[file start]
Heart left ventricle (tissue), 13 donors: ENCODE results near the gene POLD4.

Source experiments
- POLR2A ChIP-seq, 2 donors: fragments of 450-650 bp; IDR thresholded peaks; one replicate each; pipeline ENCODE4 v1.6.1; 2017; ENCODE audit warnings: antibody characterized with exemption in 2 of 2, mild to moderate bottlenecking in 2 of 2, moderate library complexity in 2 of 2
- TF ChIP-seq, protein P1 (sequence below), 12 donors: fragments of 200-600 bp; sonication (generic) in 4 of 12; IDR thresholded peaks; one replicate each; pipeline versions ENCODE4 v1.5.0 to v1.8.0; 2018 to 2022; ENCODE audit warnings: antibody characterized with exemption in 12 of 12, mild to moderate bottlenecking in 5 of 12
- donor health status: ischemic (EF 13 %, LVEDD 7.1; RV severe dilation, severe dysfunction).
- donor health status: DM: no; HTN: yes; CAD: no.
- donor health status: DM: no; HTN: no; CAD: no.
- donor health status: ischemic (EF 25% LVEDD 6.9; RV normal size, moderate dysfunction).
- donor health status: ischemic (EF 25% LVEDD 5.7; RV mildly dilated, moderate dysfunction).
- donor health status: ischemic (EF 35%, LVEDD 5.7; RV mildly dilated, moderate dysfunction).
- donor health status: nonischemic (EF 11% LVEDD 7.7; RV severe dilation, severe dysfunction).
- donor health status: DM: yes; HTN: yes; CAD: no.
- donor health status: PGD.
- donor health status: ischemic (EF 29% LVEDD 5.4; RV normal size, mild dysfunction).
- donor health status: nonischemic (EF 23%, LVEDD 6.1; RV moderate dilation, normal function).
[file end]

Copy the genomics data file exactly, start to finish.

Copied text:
Heart left ventricle (tissue), 13 donors: ENCODE results near the gene POLD4.

Source experiments
- POLR2A ChIP-seq, 2 donors: fragments of 450-650 bp; IDR thresholded peaks; one replicate each; pipeline ENCODE4 v1.6.1; 2017; ENCODE audit warnings: antibody characterized with exemption in 2 of 2, mild to moderate bottlenecking in 2 of 2, moderate library complexity in 2 of 2
- TF ChIP-seq, protein P1 (sequence below), 12 donors: fragments of 200-600 bp; sonication (generic) in 4 of 12; IDR thresholded peaks; one replicate each; pipeline versions ENCODE4 v1.5.0 to v1.8.0; 2018 to 2022; ENCODE audit warnings: antibody characterized with exemption in 12 of 12, mild to moderate bottlenecking in 5 of 12
- donor health status: ischemic (EF 13 %, LVEDD 7.1; RV severe dilation, severe dysfunction).
- donor health status: DM: no; HTN: yes; CAD: no.
- donor health status: DM: no; HTN: no; CAD: no.
- donor health status: ischemic (EF 25% LVEDD 6.9; RV normal size, moderate dysfunction).
- donor health status: ischemic (EF 25% LVEDD 5.7; RV mildly dilated, moderate dysfunction).
- donor health status: ischemic (EF 35%, LVEDD 5.7; RV mildly dilated, moderate dysfunction).
- donor health status: nonischemic (EF 11% LVEDD 7.7; RV severe dilation, severe dysfunction).
- donor health status: DM: yes; HTN: yes; CAD: no.
- donor health status: PGD.
- donor health status: ischemic (EF 29% LVEDD 5.4; RV normal size, mild dysfunction).
- donor health status: nonischemic (EF 23%, LVEDD 6.1; RV moderate dilation, normal function).